Autobiographical Memory and Personal Identity
Philosophy of mind, philosophy of psychology, cognitive science and memory and personality research.
I am interested in exploring a subject matter which is contributed to by both philosophy of mind and the cognitive sciences. In particular I want to investigate how the empirical literature on autobiographical memory can be applied to philosophical accounts of personal identity.
Human memory is one of the oldest and extensively researched areas within the cognitive sciences. As a cognitive faculty memory is involved in the encoding, storage and retrieval of information. Autobiographical memory (AM) can tentatively be considered one of the many memory systems (amongst episodic, semantic, procedural and perceptive), which has its own distinctive features and functions. AM seems to have two key features: the self-concept organises the sense of self and how one should behave.; and the self-narrative which is created, and at the same time drawn upon, by the self-concept in order to understand the present and past, and predict the future. AM seems to have three agreed-upon functions: self-definition; the facilitation of social relations and behaviour; and the direction of present and future behaviour and cognition. The AM literature seems to be highly relevant to the philosophical topic of personal identity.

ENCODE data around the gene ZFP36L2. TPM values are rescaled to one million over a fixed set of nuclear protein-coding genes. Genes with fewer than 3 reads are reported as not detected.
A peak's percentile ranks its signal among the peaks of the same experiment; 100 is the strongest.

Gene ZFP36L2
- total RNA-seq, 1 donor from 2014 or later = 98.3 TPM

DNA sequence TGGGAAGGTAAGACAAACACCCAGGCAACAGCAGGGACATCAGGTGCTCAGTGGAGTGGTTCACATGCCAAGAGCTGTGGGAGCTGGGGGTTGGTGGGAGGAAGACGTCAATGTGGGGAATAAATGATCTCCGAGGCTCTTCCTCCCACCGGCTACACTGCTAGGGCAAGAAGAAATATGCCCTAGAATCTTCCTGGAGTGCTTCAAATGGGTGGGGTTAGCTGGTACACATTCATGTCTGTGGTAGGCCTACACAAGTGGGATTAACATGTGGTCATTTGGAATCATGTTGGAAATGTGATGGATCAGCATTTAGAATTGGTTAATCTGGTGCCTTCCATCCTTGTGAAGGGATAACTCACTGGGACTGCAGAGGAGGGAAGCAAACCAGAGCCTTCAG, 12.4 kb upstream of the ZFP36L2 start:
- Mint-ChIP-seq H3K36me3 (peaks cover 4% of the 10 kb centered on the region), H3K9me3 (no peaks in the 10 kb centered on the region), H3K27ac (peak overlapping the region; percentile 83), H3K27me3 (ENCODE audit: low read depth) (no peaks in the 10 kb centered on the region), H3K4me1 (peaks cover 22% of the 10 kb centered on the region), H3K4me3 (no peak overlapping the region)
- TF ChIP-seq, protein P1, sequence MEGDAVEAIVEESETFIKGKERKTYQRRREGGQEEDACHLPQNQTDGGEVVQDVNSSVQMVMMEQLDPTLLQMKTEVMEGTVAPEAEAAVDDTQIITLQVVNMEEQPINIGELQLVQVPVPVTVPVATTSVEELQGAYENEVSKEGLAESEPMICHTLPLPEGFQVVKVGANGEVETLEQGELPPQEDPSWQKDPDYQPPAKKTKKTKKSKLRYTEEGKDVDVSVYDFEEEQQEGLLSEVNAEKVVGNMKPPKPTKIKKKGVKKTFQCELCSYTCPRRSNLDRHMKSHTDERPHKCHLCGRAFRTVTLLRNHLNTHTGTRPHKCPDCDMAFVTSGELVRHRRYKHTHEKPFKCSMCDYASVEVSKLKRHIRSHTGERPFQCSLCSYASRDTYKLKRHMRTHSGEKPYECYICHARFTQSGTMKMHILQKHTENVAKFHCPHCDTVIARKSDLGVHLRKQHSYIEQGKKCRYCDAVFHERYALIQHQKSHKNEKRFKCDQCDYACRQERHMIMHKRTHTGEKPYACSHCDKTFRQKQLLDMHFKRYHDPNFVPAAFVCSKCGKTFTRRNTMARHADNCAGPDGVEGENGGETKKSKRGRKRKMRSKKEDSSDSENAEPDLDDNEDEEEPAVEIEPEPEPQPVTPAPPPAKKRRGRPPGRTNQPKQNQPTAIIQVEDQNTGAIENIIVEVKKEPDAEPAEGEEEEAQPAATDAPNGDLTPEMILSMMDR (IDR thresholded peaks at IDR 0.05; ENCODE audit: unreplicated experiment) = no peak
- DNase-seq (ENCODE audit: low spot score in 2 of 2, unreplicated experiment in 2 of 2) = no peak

Within this topic shall be focussing on the psychological continuity and narrative approaches to what Schechtman calls the ‘reidentification problem’ of personal identity: what enables persons X and Y to be numerically the same person at times t1 and t2? Psychological continuity approaches draw influence from Locke and posit that personal identity persists through time due to the continuity of psychological states such as memories, beliefs and desires. They also typically endorse the reduction of a personal identity into temporally finite person stages. Narrative approaches argue that the continuity of psychological states does not sufficiently account for personal identity persistence: what is crucial is a descriptive and explanative treatment of past and future mental states and actions which mediates self-interpretation and self-creation, a self-narrative. Furthermore, narrative approaches typically reject the reduction of personal identity into person stages.
It is hoped that my thesis will constitute a multi-disciplinary and empirically up-to-date contribution to a classical philosophical topic.
I completed a BSc in Psychology at the University of Essex, an MSc in Cognitive Neuroscience at Birkbeck (University of London), and most recently an MA within the Philosophy department at the University of Sheffield.